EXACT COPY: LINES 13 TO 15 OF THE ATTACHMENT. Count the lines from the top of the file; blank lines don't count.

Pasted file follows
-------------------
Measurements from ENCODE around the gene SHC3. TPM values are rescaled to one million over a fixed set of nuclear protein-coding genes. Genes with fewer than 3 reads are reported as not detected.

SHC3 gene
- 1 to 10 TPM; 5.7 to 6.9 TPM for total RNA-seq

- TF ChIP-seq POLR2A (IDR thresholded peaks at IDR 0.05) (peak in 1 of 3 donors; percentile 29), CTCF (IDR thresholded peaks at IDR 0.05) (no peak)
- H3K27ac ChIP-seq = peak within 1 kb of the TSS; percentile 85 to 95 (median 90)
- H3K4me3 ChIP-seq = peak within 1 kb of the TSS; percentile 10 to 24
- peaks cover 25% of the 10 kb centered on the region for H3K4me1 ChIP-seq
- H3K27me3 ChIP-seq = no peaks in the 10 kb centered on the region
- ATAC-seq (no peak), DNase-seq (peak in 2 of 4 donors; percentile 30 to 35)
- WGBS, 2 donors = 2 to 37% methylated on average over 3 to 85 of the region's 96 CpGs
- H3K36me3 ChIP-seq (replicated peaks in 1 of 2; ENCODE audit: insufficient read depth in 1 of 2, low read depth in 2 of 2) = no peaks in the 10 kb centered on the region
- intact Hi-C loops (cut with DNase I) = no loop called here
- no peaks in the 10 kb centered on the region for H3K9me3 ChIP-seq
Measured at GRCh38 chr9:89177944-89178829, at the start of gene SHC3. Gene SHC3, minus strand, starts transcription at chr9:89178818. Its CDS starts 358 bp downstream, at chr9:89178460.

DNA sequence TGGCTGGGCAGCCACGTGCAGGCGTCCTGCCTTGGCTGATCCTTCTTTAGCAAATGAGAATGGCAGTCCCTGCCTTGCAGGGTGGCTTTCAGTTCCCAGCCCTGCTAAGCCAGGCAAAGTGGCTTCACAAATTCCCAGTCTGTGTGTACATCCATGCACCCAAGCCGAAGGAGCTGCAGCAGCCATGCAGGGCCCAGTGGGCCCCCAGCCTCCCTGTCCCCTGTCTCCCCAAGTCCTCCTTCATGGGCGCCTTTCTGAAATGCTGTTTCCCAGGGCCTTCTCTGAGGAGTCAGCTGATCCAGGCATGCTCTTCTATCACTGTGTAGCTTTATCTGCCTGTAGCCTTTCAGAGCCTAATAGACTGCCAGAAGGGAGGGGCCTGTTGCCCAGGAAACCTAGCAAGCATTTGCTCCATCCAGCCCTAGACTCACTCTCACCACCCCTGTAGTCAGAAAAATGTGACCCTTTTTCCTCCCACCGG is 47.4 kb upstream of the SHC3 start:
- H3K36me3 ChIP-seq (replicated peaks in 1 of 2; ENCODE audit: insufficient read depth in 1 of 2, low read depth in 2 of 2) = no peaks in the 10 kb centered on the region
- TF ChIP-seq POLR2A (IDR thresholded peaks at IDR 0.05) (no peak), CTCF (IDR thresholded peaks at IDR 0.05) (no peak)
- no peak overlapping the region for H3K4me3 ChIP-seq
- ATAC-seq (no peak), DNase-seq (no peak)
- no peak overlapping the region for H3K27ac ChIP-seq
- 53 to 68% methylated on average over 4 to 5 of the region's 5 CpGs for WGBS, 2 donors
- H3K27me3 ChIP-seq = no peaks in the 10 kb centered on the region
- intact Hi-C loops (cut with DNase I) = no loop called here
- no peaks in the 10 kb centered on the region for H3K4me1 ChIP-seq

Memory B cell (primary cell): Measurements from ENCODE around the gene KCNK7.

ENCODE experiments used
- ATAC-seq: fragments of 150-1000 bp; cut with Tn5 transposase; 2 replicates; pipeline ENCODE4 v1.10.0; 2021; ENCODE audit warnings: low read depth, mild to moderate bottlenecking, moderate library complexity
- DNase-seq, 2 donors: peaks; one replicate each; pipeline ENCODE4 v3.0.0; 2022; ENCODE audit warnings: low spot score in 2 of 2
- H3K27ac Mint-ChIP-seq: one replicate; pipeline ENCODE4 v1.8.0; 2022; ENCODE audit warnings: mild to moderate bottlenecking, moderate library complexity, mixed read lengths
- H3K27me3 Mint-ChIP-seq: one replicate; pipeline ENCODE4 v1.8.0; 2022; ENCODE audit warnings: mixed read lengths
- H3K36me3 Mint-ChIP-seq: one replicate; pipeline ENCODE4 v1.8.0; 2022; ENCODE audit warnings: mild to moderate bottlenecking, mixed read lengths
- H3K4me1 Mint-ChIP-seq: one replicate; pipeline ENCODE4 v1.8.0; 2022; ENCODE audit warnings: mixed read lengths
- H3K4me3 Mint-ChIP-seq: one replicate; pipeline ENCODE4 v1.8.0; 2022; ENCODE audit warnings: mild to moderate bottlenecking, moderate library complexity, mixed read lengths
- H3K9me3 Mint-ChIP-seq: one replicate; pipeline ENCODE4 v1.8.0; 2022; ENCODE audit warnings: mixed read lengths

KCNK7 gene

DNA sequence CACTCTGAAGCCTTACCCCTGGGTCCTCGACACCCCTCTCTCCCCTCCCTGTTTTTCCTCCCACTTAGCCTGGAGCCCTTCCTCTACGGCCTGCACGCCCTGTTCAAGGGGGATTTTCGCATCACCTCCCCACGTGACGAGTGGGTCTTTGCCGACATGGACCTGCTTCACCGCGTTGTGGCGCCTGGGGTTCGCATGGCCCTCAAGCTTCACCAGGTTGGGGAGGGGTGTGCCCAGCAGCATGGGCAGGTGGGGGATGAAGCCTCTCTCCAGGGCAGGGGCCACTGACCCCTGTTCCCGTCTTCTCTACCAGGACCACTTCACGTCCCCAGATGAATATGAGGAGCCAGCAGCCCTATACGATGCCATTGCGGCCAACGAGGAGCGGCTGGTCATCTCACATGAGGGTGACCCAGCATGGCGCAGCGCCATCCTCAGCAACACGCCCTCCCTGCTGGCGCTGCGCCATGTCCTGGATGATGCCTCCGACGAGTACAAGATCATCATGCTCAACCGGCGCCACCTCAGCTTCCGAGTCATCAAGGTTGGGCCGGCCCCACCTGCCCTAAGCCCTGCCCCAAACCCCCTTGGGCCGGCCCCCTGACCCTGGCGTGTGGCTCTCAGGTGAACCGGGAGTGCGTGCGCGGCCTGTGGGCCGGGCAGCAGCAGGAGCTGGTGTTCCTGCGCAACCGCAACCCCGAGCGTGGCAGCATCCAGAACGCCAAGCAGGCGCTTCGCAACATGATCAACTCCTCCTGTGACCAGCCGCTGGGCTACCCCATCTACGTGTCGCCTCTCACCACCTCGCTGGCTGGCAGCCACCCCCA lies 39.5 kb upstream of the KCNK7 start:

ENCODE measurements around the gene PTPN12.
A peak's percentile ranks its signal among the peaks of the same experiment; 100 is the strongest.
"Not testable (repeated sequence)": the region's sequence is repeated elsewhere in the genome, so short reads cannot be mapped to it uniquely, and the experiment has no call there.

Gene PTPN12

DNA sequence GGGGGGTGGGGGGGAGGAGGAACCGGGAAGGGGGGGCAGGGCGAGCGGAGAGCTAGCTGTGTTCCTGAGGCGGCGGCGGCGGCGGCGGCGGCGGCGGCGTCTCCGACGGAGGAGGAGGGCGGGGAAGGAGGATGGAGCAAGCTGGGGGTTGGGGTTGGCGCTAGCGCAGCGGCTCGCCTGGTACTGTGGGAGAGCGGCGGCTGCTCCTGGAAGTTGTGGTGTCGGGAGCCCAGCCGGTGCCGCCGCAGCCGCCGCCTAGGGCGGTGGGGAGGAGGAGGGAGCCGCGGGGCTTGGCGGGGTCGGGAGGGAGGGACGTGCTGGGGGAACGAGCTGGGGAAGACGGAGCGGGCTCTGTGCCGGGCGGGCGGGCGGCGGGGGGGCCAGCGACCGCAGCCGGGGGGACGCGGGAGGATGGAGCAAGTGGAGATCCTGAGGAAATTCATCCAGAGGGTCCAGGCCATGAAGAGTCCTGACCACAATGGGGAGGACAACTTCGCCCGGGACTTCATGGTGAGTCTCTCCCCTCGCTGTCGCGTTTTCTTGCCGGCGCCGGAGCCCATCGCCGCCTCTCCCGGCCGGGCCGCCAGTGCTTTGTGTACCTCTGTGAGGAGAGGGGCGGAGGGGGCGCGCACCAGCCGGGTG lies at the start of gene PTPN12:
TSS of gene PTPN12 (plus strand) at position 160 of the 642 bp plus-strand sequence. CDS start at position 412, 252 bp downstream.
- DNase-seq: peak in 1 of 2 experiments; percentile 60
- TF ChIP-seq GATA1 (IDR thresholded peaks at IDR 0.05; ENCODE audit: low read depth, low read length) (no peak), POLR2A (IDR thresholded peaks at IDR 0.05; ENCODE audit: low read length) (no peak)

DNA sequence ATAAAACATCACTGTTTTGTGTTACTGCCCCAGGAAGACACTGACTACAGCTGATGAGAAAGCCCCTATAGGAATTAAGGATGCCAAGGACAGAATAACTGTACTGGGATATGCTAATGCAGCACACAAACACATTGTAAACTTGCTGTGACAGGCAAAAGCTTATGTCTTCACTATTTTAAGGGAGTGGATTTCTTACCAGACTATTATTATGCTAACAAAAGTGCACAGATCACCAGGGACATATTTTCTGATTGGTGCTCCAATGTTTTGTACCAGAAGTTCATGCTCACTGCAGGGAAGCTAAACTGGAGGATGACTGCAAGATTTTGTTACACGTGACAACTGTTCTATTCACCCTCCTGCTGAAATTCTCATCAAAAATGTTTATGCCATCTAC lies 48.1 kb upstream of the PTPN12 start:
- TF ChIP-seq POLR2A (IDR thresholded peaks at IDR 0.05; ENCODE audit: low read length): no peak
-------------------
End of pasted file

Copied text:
- no peaks in the 10 kb centered on the region for H3K9me3 ChIP-seq
Measured at GRCh38 chr9:89177944-89178829, at the start of gene SHC3. Gene SHC3, minus strand, starts transcription at chr9:89178818. Its CDS starts 358 bp downstream, at chr9:89178460.

DNA sequence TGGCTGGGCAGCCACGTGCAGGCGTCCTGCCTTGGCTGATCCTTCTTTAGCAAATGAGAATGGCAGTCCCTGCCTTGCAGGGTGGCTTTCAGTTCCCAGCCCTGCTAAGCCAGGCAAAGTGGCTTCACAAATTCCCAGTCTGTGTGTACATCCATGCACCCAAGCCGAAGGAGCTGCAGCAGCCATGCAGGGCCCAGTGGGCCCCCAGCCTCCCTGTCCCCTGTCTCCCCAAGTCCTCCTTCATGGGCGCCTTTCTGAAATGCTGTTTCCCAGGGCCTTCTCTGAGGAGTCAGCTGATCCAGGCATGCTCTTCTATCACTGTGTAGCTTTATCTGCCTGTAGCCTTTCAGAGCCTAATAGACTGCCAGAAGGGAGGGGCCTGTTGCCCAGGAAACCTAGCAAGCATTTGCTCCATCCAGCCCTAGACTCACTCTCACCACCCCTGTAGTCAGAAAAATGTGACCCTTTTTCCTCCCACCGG is 47.4 kb upstream of the SHC3 start: